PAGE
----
Colossal Crab Conundrum: Minister Fails to Address Lack of Competition in Seafood Processing
May 24, 2022
ST. JOHN’S, NL – Minister of Fisheries Derrick Bragg announced his decision on important recommendations from the Fish Processing Licensing Board this morning, rejecting numerous recommendations to issue new crab processing licenses and compounding frustrations felt by fish harvesters and communities who have lost out on millions of dollars in potential income this fishing season. A Minister rejecting the Board’s recommendations is both unprecedented and unjustified, as the purpose of the Board is to make unbiased recommendations to protect and benefit the economy of Newfoundland and Labrador.
A new crab processing license in St. Mary’s Bay is welcomed news to the region and is an important first step in addressing issues in the province’s snow crab industry. However, with a cap of 2.5 million pounds, the new license does very little to make a difference that will be felt by other areas of the province. An additional 1 million pounds has been issued to Dandy Dan’s Seafoods, meaning Minister Bragg’s decision today reallocates a maximum total of 3.5 million pounds of snow crab, a mere 3.1% of the total catch for Newfoundland and Labrador. Approximately 112 million pounds of snow crab is set to be landed during the 2022 season, about 60 million pounds more than three years ago.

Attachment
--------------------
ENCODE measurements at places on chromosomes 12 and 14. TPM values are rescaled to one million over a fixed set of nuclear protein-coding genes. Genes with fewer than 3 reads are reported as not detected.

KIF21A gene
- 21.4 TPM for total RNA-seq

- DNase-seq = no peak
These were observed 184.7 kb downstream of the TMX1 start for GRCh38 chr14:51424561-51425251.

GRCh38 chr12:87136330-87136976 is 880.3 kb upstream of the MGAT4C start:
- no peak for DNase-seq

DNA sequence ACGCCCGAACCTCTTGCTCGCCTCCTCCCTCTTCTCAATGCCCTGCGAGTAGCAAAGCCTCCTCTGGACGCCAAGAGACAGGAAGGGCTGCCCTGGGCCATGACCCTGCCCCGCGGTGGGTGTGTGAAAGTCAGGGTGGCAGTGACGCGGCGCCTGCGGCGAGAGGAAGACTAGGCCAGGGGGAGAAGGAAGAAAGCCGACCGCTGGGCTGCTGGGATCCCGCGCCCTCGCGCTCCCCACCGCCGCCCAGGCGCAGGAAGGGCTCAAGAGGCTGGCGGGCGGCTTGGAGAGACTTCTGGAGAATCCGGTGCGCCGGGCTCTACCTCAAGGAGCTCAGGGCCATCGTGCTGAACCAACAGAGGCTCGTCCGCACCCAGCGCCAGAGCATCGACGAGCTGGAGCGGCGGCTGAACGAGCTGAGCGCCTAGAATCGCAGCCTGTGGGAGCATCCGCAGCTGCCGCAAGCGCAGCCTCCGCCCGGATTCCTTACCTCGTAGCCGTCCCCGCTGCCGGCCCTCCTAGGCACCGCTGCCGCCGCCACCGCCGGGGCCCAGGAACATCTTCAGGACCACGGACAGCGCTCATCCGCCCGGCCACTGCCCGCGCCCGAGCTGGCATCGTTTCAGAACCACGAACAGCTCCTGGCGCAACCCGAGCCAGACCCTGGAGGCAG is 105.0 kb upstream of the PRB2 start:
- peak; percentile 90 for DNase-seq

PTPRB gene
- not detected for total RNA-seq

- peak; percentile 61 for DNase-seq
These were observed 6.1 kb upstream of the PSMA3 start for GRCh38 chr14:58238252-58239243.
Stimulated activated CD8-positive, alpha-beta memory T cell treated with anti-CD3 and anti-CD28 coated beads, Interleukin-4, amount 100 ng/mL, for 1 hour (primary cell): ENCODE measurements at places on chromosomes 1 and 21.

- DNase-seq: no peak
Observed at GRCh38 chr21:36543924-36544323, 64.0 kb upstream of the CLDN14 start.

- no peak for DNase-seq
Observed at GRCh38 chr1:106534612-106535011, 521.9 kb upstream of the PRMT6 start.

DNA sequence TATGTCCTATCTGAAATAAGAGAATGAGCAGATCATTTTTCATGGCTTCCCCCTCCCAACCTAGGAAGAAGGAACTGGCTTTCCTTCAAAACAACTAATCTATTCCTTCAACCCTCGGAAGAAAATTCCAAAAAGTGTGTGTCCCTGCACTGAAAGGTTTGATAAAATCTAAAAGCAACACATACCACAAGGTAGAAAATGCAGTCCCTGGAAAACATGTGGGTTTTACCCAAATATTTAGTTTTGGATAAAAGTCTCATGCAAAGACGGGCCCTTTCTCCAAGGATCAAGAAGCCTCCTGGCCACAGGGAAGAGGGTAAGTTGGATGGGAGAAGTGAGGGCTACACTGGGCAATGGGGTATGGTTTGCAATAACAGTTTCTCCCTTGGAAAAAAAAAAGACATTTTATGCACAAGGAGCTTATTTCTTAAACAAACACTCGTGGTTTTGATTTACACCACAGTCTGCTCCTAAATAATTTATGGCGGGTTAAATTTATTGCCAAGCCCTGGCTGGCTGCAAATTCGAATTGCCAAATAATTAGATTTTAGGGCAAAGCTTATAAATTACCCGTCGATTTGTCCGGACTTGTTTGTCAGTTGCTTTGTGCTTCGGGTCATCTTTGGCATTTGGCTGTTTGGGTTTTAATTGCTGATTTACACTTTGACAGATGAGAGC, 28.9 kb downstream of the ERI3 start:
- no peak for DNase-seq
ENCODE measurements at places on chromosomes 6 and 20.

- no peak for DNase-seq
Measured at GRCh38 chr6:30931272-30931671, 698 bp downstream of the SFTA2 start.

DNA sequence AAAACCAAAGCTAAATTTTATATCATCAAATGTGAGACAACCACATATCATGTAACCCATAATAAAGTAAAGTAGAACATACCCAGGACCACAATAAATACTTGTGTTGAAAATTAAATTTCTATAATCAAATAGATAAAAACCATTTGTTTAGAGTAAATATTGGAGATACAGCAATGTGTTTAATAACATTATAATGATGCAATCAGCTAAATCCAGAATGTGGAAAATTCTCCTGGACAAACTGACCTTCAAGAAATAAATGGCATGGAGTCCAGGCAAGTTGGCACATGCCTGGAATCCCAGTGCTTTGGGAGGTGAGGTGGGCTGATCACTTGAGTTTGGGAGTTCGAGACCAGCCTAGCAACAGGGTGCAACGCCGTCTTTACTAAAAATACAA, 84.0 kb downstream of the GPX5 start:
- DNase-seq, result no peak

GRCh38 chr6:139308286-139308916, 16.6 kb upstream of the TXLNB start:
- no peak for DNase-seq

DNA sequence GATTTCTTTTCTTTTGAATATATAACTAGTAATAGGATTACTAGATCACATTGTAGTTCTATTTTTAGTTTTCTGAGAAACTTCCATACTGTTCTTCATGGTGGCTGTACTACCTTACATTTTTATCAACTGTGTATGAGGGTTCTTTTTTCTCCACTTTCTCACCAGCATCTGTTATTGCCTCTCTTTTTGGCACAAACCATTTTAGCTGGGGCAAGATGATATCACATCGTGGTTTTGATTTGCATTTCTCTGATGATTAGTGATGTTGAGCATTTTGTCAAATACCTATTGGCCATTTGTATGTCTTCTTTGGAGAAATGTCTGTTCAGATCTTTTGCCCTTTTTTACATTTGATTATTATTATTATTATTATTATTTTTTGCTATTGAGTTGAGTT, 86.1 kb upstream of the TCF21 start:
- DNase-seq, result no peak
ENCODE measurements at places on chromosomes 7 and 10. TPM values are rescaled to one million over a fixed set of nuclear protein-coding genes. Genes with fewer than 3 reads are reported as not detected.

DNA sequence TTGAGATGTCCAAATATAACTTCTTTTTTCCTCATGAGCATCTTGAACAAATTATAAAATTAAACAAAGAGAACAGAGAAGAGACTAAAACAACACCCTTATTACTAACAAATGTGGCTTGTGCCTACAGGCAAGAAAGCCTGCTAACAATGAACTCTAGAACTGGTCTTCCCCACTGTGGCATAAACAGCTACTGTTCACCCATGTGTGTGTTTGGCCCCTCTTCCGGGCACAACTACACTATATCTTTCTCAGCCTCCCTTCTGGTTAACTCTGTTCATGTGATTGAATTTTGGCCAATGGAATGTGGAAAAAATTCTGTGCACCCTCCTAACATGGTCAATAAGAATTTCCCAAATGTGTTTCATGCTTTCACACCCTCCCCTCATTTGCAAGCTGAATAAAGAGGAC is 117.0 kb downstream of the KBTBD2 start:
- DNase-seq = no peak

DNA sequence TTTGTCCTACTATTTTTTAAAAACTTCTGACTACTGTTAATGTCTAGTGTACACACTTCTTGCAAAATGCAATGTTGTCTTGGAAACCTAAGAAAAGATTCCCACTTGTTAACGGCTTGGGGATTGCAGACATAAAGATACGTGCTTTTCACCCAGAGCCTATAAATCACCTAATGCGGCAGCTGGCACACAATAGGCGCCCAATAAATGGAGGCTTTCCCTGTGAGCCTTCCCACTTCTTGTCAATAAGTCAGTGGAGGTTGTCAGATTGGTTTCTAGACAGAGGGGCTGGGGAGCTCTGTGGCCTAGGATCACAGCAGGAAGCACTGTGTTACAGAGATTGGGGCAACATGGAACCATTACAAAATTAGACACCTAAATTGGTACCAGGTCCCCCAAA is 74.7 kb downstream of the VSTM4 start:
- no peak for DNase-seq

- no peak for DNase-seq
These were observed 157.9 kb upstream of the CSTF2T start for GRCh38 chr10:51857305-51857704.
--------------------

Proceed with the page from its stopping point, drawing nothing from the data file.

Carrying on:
“Today’s decision comes at a point in the season where fish harvesters and communities have already lost out and will do very little to ease the burden felt by the inshore fishery. Minister Bragg’s refusal to accept the Board’s recommendation to approve two additional processing licenses is entirely unjustified, showing his blatant refusal to address the severe shortage of corporate competition in the industry,” says FFAW-Unifor President Keith Sullivan. “It’s a hard fact that crab processing plants in our province do not have the capacity to meet current supply. In addition to the dangerous and unfair trip limits and scheduling forcing harvesters to tie on for weeks, plant workers are being worked to the bone,” adds Sullivan.
FFAW-Unifor has asked Minister Bragg, and the many ministers before him, to improve transparency and competition in the industry. Additional seafood processing licenses will not remove or displace existing jobs in the province, despite management-led tactics to influence precarious workers into believing otherwise.
“Minister Bragg has shown time and time again he is not the Minister of Fisheries but the Minister of Fish Processing Companies. By blocking all attempts to improve fairness in the processing industry, Bragg is blocking the people of Newfoundland and Labrador from getting the maximum economic benefit from our resources. We expect a timely meeting with the Minister to ensure there is a clear path to addressing these issues before another season has come and gone,” concludes Sullivan.
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